This is the first story of an occasional series examining the impact of war on the Tristate.
By Tom O'Neill
The Cincinnati Enquirer
GREEN TOWNSHIP - The echo of friendly chitchat and scrambled bowling pins put a thin sheet of sound over nearby TV war coverage. If only for these few hours.
Western Bowl, one of those enduring local symbols of Western life, seems a million miles from Baghdad. But it's not.
Some stopped and watched the TV images. Many didn't. One couldn't.
Larry E. Spille, 88, of Delhi, talks with his son, Larry L. Spille, 58, of Monfort Heights at Western Bowl.
(Steven M. Herppich photo)
| ZOOM |
Adam Brzeczka of Delhi Township, like many Americans, had been carefully watching war coverage since bombing began. Then he saw footage of an American prisoner of war; that vacant, scared look.
In the young man's eyes, the old man saw his own.
"I go to bed, try to sleep, dreams," Brzeczka, 85, said in a Polish accent smoothed by 53 years in Cincinnati.
He stopped, stared down, cleared his throat. "... and I'm trying to escape again."
Brzeczka spent six years as a prisoner of the Germans in World War II, beginning on Sept. 9, 1939 - his 22nd birthday. He was in the Polish Army Reserves and an electrical engineering student at Warsaw Polytechnic when German soldiers took over.
A German officer grabbed his books - one on physics, the other spherical engineering - and announced, "You won't need these."
Brzeczka, a Catholic, lived on a daily ration of three potatoes and two pieces of bread, as No. 752.
Today a retired engineer of the now-defunct Penker Construction Co., he points to that number engraved on his purple bowling ball.
To never forget.
"How many Kurds he killed?" he asked of Saddam Hussein, moments after President Bush and British Prime Minister Tony Blair answered questions at a news conference on a TV Brzeczka avoided.
"If it's true, then the whole world should unite and go," he said. "Show him."
Brzeczka had a pacemaker installed last month, after fainting at Western Bowl with a pulse of 38 beats, he said. On Thursday, he bowled a 457 series. The previous day, he had two teeth extracted but passed on pain pills. Said he didn't need them.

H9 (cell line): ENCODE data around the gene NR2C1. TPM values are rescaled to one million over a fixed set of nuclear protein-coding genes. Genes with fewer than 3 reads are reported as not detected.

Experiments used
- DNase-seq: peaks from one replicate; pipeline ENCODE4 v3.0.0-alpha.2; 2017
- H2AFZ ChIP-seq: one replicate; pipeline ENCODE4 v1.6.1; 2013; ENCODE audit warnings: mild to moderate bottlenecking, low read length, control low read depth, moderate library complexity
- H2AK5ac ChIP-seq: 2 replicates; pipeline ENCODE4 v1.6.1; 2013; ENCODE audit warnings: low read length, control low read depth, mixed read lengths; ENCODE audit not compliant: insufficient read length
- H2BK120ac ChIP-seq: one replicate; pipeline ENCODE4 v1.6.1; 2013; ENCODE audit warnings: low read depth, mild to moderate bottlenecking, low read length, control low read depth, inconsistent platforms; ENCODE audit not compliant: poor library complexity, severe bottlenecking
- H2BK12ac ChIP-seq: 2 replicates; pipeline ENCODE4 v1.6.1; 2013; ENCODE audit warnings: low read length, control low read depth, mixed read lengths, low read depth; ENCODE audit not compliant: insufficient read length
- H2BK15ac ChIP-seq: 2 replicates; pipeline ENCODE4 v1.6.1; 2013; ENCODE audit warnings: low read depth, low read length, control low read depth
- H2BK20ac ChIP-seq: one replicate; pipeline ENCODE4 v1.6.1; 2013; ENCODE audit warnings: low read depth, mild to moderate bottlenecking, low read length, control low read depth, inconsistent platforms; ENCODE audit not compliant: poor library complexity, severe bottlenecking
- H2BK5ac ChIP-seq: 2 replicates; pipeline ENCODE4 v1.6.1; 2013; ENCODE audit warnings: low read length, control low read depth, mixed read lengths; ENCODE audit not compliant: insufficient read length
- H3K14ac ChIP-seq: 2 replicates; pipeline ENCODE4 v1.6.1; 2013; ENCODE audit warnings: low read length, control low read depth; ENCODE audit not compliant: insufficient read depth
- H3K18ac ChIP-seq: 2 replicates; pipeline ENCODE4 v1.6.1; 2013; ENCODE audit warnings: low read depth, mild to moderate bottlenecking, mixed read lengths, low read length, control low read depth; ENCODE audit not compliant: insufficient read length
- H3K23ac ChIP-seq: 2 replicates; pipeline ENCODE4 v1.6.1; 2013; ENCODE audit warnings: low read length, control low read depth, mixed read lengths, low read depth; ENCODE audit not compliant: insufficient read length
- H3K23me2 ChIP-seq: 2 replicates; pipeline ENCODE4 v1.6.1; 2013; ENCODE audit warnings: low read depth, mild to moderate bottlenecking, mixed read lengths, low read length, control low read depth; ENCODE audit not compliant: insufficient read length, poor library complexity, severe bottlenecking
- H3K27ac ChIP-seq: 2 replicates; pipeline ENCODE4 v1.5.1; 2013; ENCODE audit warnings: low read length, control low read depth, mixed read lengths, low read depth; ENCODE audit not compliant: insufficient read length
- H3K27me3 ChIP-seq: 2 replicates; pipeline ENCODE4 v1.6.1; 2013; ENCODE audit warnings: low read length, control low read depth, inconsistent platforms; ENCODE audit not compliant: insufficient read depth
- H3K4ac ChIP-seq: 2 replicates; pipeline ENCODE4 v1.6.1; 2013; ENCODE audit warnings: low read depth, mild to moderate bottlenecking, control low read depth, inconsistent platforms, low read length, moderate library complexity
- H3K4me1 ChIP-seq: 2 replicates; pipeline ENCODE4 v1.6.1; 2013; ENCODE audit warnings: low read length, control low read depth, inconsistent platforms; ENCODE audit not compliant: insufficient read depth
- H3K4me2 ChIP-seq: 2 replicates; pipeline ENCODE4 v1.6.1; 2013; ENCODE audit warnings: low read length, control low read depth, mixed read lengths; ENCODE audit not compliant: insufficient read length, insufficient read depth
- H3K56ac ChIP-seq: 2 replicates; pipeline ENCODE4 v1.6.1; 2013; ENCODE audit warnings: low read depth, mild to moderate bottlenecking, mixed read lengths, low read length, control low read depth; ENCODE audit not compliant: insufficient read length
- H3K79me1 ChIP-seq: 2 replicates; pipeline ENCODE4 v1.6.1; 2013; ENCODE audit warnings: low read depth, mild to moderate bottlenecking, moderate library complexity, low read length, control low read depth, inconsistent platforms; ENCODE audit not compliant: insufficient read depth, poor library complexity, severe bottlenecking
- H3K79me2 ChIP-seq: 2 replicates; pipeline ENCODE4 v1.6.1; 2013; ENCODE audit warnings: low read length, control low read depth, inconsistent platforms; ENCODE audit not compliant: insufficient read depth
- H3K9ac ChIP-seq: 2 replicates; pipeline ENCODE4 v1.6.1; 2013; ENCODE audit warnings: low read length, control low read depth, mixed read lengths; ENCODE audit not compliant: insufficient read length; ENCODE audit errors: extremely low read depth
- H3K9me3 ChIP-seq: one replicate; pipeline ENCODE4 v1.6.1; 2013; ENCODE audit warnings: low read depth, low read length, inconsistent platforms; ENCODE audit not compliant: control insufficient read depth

Fellow veteran Jim Sprague, knowing of Brzeczka's recent illness, came by.
"How you doin' Adam?"
Sprague, 70, of Cheviot, served in the Army, 1952-54, Korea. He later taught at the Dater School.
"It's either now or later," he assessed. "The guy's no different from Hitler or Mussolini and all the others who came before him."
He doesn't watch war coverage. "I got ticked off when they interrupted Wheel of Fortune," he said brusquely.
Brzeczka's Rascals team took two of three Thursday.
Teammate Jim Winningham is what you call straight-back military. He served as an Army artillery man in Korea, 1950-53, then in the inspector general's office and the I-Corps in Vietnam.
The military, he said, is "asked to do too much nation-building and not enough fighting. I'm too old to worry about it."
That's pretty much Larry Spille's take.
Spille, 88, of Delhi, was an Army Air Corps ambulance driver in France in 1944 when he looked up to see a British Lancaster, sputtering. It was carrying 30 British and American prisoners of war.
Seconds later, it crashed. Spille - whose last schooling was eighth grade at St. Aloysius in Delhi in 1919 - got an education. He was the first "rescuer" there.
"I'm tellin' ya," he said, "they were burnt, just terrible."
TV on MSNBC
As he spoke, blue and green neon signs behind him made their pitches. The Addams Family pinball machine was silent, though there was a guy over on that simulated-motorcycle ride.
On each wall running the length of the 68 bowling lanes are murals of American Indians.
The TV is on MSNBC. War coverage.
Lorraine Graf, 82, of Westwood, was a new bride in 1944, six years removed from graduation at Western Hills High. Her brother, Richard Sparnall, and a brother-in-law served overseas in World War II. Her husband served stateside.
"Oh, I watch quite a bit" of war coverage, Graf said, keeping score for the Hoinke tournament. "Several neighbors have sons over there, so I worry."
Of today's youth, she fought tears that welled up in her eyes but didn't fall.
"They don't know," she said. "It's kind of tough for me. I know how many we lost then. And it looks like we're losing them again now."
None of these stories was told in support or in opposition to the war in Iraq.
The tellers just want the picture to be an accurate one. The former soldiers used to be gung-ho men. Now old men, they have a heart for today's gung-ho young men.
Willing to serve
"If I had to go, yeah, I'd go," said Tom Middendorf, 27, of Mack, as he watched the Bush-Blair news conference with his Cleveland Browns cap on backward.
His friend and fellow Oak Hills grad, Lucas Angelo of Bridgetown, feels the same way.
"I'd jump on it, they ask me, I'm over there," said Angelo, 23. "I wake up every morning thinking about it. They're saying months, maybe years."
He's got wedding plans. He and his fiance, Brandy, have picked March 13, 2004.
To them, it's not just a number.
Like the 752 on the former prisoner of war's bowling ball.
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